Lambs leaping, birds singing, the days stretching and spring flowers are starting to peep their heads through the dewy grass. Welcome the changing of the seasons and visit these stunning locations to see Spring flowers blooming.
An oasis amongst the hustle and bustle of Ipswich, Christchurch Park is a must-visit whatever the season, with beautiful floral displays among its 80 acres of lawns, trees and ponds. The snowdrops start to bloom in January, followed by bluebells and daffodils and multi-coloured tulips as the summer arrives.
Whilst there, pay a visit to Christchurch Mansion; boasting 500 years of history, it is one of Suffolk's most treasured buildings. Explore the period rooms from the Tudor kitchen to the sumptuous Georgian saloon. There is also a large collection of fine art, which includes renowned Suffolk artists John Constable and Thomas Gainsborough.
Captain's Wood, Orford
One of the greatest expanses of Bluebells in Suffolk, a visit to Suffolk Wildlife Trust's Captain's Wood is a must this Spring.
The majestic woodland habitat of ancient trees and wild flowers deer roam freely, barn owls hunt the clearings and ten species of bat feed amongst the trees.
In Spring, Captain’s Wood exhibits one of the most astonishing displays of bluebells to be found anywhere in Suffolk. The woodland habitat varies from mostly open wood pasture with oak and birch to a large stand of almost pure hazel, clumps of mature Scots pine and lines of planted sweet chestnut. Veteran oak trees are found throughout much of the wood pasture, supporting several species of fungi and invertebrates which are dependent on the slowly rotting heartwood, notably the fungus 'oak polypore' that is only known from six other sites in Britain.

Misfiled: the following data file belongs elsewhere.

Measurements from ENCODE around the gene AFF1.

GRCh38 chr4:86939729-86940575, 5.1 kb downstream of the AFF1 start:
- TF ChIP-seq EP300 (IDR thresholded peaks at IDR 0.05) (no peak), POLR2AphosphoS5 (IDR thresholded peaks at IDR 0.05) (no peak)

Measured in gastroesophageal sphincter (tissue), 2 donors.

In addition to the ancient wood pasture are small fields and scrub. The land has been left fallow and has developed into a wonderful mosaic of rough grassland, scrub and woodland. The fallow deer play a crucial role in keeping this land open.
Reydon Wood Nature Reserve
One of Suffolk Wildlife Trust's stunning reserves, enter through the tunnel of trees and enjoy a magical walk through this medieval wood. Sit amongst the ancient trees, the dappled light and flower-blanketed beds and enjoy a walk around the circular trail that takes in about half of the wood and can be completed in 30 minutes.
Children will love playing in the numerous dens, fashioned out from cut wood and fallen branches and look out for butterflies and wildflowers such as the common spotted orchid, ragged-robin and fleabane. In spring, the spectacular eruption of spring flowers rivals any Suffolk wood, boasting swathes of bluebells, yellow archangel and greater stitchwort.
Blakenham Woodland Gardens, Ipswich
This peaceful haven is just 4 miles northwest of Ipswich. The 6 acre woodland garden is home to a variety of rare trees and shrubs, Chinese rocks and a landscape spiral form. In the Spring months, the gardens are laden with snowdrops, daffodils and camellias, followed by magnolias and bluebells in the latter part of the season. Even the badgers have their own dell!
The gardens are open from 1 March to 28 June, with a Bluebells ands Magnolias event on 24 April from 10am - 4pm.
Manor House, Middleton, Saxmundham
Manor House sits with just over an acre of garden on a triangular plot which was once the northern tip of a medieval green. Started from a wilderness in 2015, this lush hideaway is now an ambulatory garden with seating, so you can sit amongst the blooms and enjoy the new tree plantings, borders, meadows, vegetable garden and spring flowering trees, shrubs and bulbs.
The garden is open by Arrangement from February - April for groups of between 6 and 24. Contact the Garden owner to arrange your visit.